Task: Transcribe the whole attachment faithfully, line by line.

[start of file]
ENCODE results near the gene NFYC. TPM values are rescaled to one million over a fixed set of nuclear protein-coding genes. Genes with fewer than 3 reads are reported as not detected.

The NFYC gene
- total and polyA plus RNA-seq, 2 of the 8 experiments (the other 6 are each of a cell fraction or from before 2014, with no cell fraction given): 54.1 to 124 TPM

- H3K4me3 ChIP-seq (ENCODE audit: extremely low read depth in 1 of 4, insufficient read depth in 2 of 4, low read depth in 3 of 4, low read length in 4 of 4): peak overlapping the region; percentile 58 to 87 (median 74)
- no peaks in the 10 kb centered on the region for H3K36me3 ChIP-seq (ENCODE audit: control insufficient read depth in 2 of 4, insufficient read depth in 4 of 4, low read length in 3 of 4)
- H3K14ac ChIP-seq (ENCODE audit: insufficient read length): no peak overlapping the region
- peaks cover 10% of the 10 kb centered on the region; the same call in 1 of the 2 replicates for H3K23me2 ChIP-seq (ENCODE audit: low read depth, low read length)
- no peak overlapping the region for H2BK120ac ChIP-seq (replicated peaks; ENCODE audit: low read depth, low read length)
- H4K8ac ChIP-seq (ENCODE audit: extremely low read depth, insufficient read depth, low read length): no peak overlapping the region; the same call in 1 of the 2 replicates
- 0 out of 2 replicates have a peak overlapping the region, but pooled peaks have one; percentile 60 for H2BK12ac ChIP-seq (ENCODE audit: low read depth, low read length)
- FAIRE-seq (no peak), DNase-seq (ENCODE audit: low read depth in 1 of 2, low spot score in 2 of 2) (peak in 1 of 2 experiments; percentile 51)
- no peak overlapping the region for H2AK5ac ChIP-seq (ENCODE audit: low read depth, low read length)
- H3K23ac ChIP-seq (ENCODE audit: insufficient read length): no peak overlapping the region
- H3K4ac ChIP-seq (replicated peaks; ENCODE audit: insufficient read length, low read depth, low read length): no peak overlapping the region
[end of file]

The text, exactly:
ENCODE results near the gene NFYC. TPM values are rescaled to one million over a fixed set of nuclear protein-coding genes. Genes with fewer than 3 reads are reported as not detected.

The NFYC gene
- total and polyA plus RNA-seq, 2 of the 8 experiments (the other 6 are each of a cell fraction or from before 2014, with no cell fraction given): 54.1 to 124 TPM

- H3K4me3 ChIP-seq (ENCODE audit: extremely low read depth in 1 of 4, insufficient read depth in 2 of 4, low read depth in 3 of 4, low read length in 4 of 4): peak overlapping the region; percentile 58 to 87 (median 74)
- no peaks in the 10 kb centered on the region for H3K36me3 ChIP-seq (ENCODE audit: control insufficient read depth in 2 of 4, insufficient read depth in 4 of 4, low read length in 3 of 4)
- H3K14ac ChIP-seq (ENCODE audit: insufficient read length): no peak overlapping the region
- peaks cover 10% of the 10 kb centered on the region; the same call in 1 of the 2 replicates for H3K23me2 ChIP-seq (ENCODE audit: low read depth, low read length)
- no peak overlapping the region for H2BK120ac ChIP-seq (replicated peaks; ENCODE audit: low read depth, low read length)
- H4K8ac ChIP-seq (ENCODE audit: extremely low read depth, insufficient read depth, low read length): no peak overlapping the region; the same call in 1 of the 2 replicates
- 0 out of 2 replicates have a peak overlapping the region, but pooled peaks have one; percentile 60 for H2BK12ac ChIP-seq (ENCODE audit: low read depth, low read length)
- FAIRE-seq (no peak), DNase-seq (ENCODE audit: low read depth in 1 of 2, low spot score in 2 of 2) (peak in 1 of 2 experiments; percentile 51)
- no peak overlapping the region for H2AK5ac ChIP-seq (ENCODE audit: low read depth, low read length)
- H3K23ac ChIP-seq (ENCODE audit: insufficient read length): no peak overlapping the region
- H3K4ac ChIP-seq (replicated peaks; ENCODE audit: insufficient read length, low read depth, low read length): no peak overlapping the region